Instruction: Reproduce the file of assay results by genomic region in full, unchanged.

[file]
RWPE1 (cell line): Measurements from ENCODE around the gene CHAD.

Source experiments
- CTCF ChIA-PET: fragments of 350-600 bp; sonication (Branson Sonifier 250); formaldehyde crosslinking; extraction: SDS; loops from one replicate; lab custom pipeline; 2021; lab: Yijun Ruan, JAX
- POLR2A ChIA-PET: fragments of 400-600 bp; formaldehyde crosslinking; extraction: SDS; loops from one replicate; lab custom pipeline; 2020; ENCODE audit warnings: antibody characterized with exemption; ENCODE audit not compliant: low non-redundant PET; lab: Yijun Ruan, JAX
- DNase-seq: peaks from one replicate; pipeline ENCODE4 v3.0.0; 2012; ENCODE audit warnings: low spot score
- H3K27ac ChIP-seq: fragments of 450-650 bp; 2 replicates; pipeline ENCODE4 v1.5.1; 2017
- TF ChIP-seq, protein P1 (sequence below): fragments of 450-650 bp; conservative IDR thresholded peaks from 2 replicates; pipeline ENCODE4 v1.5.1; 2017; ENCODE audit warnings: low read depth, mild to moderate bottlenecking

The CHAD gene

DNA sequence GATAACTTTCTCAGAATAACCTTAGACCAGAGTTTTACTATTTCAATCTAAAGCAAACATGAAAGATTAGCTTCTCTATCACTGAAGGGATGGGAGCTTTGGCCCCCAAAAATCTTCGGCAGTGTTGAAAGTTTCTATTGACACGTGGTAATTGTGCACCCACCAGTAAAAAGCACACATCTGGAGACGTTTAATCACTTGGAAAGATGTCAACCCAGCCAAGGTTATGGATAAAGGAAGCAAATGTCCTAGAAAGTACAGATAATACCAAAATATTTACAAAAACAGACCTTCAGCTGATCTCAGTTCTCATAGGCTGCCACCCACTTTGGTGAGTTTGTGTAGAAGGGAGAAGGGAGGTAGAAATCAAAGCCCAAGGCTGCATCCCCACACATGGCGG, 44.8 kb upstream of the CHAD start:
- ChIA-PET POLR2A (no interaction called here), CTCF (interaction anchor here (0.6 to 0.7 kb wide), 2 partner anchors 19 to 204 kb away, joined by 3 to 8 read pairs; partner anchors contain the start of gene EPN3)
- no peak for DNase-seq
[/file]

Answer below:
RWPE1 (cell line): Measurements from ENCODE around the gene CHAD.

Source experiments
- CTCF ChIA-PET: fragments of 350-600 bp; sonication (Branson Sonifier 250); formaldehyde crosslinking; extraction: SDS; loops from one replicate; lab custom pipeline; 2021; lab: Yijun Ruan, JAX
- POLR2A ChIA-PET: fragments of 400-600 bp; formaldehyde crosslinking; extraction: SDS; loops from one replicate; lab custom pipeline; 2020; ENCODE audit warnings: antibody characterized with exemption; ENCODE audit not compliant: low non-redundant PET; lab: Yijun Ruan, JAX
- DNase-seq: peaks from one replicate; pipeline ENCODE4 v3.0.0; 2012; ENCODE audit warnings: low spot score
- H3K27ac ChIP-seq: fragments of 450-650 bp; 2 replicates; pipeline ENCODE4 v1.5.1; 2017
- TF ChIP-seq, protein P1 (sequence below): fragments of 450-650 bp; conservative IDR thresholded peaks from 2 replicates; pipeline ENCODE4 v1.5.1; 2017; ENCODE audit warnings: low read depth, mild to moderate bottlenecking

The CHAD gene

DNA sequence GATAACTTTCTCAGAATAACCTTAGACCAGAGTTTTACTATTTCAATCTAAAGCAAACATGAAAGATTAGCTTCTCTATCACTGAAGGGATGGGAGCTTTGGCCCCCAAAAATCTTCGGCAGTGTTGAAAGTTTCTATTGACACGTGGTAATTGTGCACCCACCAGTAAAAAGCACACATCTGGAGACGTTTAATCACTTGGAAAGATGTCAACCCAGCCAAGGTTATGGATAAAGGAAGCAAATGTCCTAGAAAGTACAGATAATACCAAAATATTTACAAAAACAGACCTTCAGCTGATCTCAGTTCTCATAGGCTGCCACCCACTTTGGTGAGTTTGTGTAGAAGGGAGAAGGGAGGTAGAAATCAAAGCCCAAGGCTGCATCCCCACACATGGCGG, 44.8 kb upstream of the CHAD start:
- ChIA-PET POLR2A (no interaction called here), CTCF (interaction anchor here (0.6 to 0.7 kb wide), 2 partner anchors 19 to 204 kb away, joined by 3 to 8 read pairs; partner anchors contain the start of gene EPN3)
- no peak for DNase-seq